WALLACE: Before the raid, Hillary Clinton was talking this week about the use of smart power in American foreign policy, and here was part of her explanation of smart power.
(BEGIN VIDEO CLIP)
HILLARY CLINTON: Showing respect even for one's enemies, trying to understand and insofar as psychologically possible empathize with their perspective and point of view, helping to define the problems to determine the solutions.
(END VIDEO CLIP)
WALLACE: Congresswoman Harman, do we need to respect our enemies and to empathize with their point of view?
HARMAN: Well, I think we need to respect those who live in the Middle East who are devout Muslims and who think that our policies are wrong. No, I don't think we have to respect members of terror groups ever. I think we have to have harsh policies against them. And I just want to add one more thing about the hostage effort, and that is the Yemeni government cooperated with us in building a coalition of people who don't have identical views, respecting the people in that coalition is going to be the way we stop this horrible aggression on the American ...-
WALLACE: But I want to go back to Hillary Clinton, I mean because we're not -- when she's talking about our enemies she's not talking about people who disagree with us. She's talking about Al Qaeda.
HARMAN: No, I ...
WALLACE: She's talking about -- if I may, talking about ISIS. And she said that we need to respect them, show respect even for one's enemies, empathize with their perspective. Do we need to empathize with ISIS?
HARMAN: I take issue with the word enemies. I think we have to respect people with different points of view.
WALLACE: I'm not saying. She said it.
HARMAN: In the Middle East in order to win the argument with them.
WALLACE: What are you saying?
HARMAN: I don't exactly know what she was saying.
HUME: What's the problem -- (INAUDIBLE)? The enemies, there's no doubt who that is.
HARMAN: But, Brit, everybody in the Middle East and everybody in these areas is not an enemy.
WALLACE: She's not saying that. Listen to what she said.
HARMAN: Well, I guess I don't understand what she meant by enemy. I do understand what she meant about respect. And I think respect is a key to winning ...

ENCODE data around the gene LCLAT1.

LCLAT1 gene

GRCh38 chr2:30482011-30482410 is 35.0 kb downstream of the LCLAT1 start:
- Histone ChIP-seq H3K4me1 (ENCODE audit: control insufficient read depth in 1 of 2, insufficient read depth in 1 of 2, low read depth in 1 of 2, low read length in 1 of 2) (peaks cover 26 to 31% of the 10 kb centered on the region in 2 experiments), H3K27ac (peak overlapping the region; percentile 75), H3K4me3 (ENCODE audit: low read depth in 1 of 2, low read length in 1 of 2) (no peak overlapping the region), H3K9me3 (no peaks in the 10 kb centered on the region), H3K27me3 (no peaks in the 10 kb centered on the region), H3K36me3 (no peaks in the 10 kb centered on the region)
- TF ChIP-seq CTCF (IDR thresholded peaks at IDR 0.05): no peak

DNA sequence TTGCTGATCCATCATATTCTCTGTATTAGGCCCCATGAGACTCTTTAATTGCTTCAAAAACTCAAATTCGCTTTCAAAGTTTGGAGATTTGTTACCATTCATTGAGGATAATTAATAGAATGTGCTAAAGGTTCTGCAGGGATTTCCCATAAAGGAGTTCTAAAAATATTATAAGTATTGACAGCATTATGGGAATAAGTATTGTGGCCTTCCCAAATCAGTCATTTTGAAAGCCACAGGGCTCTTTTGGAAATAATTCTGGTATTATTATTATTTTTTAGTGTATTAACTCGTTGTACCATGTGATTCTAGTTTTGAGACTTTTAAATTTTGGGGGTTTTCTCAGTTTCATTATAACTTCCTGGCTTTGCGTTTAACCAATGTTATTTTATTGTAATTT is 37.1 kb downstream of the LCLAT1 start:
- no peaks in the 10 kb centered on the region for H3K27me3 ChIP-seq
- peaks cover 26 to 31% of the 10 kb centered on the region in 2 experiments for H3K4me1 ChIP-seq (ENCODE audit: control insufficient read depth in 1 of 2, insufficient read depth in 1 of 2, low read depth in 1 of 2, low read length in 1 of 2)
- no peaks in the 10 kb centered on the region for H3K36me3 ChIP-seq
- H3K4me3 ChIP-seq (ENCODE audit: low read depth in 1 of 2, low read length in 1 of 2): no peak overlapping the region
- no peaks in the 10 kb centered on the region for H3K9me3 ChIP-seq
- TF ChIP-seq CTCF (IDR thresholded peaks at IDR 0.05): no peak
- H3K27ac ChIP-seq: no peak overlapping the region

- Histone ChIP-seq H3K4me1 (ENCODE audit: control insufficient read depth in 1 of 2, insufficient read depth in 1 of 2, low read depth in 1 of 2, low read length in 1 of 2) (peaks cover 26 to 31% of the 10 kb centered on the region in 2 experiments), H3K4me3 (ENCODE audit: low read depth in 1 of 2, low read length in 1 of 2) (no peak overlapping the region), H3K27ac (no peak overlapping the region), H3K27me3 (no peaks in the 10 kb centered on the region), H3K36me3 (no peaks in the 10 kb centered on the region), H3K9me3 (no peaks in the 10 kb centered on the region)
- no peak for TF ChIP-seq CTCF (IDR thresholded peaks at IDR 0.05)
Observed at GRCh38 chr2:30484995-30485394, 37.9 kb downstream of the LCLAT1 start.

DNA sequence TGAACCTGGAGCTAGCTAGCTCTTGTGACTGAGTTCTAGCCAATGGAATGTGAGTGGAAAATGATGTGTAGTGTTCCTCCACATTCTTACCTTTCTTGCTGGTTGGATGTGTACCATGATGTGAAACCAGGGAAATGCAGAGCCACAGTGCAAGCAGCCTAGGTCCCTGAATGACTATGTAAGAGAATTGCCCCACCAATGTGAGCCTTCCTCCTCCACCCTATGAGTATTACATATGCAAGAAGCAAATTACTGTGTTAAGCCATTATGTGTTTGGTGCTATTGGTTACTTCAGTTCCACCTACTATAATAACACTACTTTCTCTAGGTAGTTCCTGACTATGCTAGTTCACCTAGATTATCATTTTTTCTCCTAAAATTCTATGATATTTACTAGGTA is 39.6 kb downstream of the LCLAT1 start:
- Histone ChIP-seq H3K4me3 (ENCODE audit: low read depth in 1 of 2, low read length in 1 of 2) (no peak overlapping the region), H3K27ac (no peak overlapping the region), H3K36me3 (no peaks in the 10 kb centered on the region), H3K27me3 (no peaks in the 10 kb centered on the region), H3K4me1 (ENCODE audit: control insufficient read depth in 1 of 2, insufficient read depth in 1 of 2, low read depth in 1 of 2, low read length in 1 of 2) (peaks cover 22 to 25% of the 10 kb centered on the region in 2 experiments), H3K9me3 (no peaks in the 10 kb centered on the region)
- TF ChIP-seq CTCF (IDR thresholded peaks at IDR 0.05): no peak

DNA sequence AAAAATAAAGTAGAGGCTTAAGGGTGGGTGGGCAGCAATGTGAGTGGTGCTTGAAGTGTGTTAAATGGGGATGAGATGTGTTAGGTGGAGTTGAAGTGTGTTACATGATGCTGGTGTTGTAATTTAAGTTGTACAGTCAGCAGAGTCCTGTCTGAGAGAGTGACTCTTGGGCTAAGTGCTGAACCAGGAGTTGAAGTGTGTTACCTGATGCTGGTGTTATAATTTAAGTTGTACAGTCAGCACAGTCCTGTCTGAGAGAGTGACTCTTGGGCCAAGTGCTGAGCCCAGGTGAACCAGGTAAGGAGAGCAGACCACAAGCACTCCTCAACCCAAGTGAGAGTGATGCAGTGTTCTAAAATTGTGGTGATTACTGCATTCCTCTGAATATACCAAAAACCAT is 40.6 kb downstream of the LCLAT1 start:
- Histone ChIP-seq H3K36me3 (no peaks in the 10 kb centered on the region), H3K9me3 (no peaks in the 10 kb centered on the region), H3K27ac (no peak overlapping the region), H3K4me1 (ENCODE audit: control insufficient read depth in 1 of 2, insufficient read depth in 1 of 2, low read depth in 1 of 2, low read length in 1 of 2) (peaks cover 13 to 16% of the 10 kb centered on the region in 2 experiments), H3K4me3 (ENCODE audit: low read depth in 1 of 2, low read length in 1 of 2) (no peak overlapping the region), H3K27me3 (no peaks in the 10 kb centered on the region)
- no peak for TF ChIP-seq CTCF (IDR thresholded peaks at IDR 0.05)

WALLACE: The enemies ...
HARMAN: To winning.
WALLACE: As one assumes that she meant what she says, that she meant, you know, groups like ISIS, groups like Al Qaeda which slaughter Americans, do we need to empathize with them.
HARMAN: Well, let me make one more try. Let me at least say from my point of view these people are prospective enemies if we don't show respect and an understanding for their point of view. And I have to believe that that's what she meant.
WILL: Let me try to say this as politely as possible. The English language is not Hillary Clinton's close friend. She's just not a fluent speaker. And we're going to have a lot of experience with these -- we've had it already, we're going to have a lot more going forward. She thinks -- what she was saying was a crashing banality in the most artless way possible, she's saying we ought to try and understand the other guy, get inside his mind, understand his motivation. Fine, that's how you say it. Instead she had to talk about a kind of gaseous new-age rhetoric about respect and empathy and all of this. She was saying nothing particularly controversial, but she was saying it in an unfortunate way.
HUME: She meant to say something uncontroversial and ended up saying something highly controversial, just as she did a few weeks ago when she said you know, don't let anybody tell you that it's businesses and corporations that create jobs. And, you know, they had to rush the fire brigade out to try to put out the storm that was created by that inane comment. Palpably incorrect. And, you know, she does have a history, as George points out here, and, you know, she's been around a long time. You think she'd be sharper than this as a candidate, but so far she's not.
HARMAN: But she isn't a candidate yet.
WALLACE: Briefly, what were you going to say Congresswoman?
HARMAN: I said she isn't a candidate yet. It's a tough line of work like this line of work. Every word is analyzed. I think she could have stated that more artfully. I totally agree with George, and I'm proud of George for saying that.
WILLIAMS: Well, I just think the high level of scrutiny, though, is attached in part because she is such a titan right now on the political stage, and I think the right doesn't have anybody who can compete with her. And so every word that that she says now is swatted and batted around.
WALLACE: Do you think we need to empathize with our enemies? Yes or no?
WILLIAMS: Enemies? No. But I think you need to empathize and understand the source for those people who join Al Qaeda.
WALLACE: She said empathize with the enemies.
WILLIAMS: Well, I'm just telling, why are we having this conversation, Chris, because she's Hillary Clinton and she's, you know, in position to be the next president. (LAUGHTER)
WALLACE: That's right.
WILLIAMS: I just kind of, you know.
HARMAN: Fox News isn't our enemy, right?
WALLACE: Not mine.
WALLACE: And you are here, so I don't ...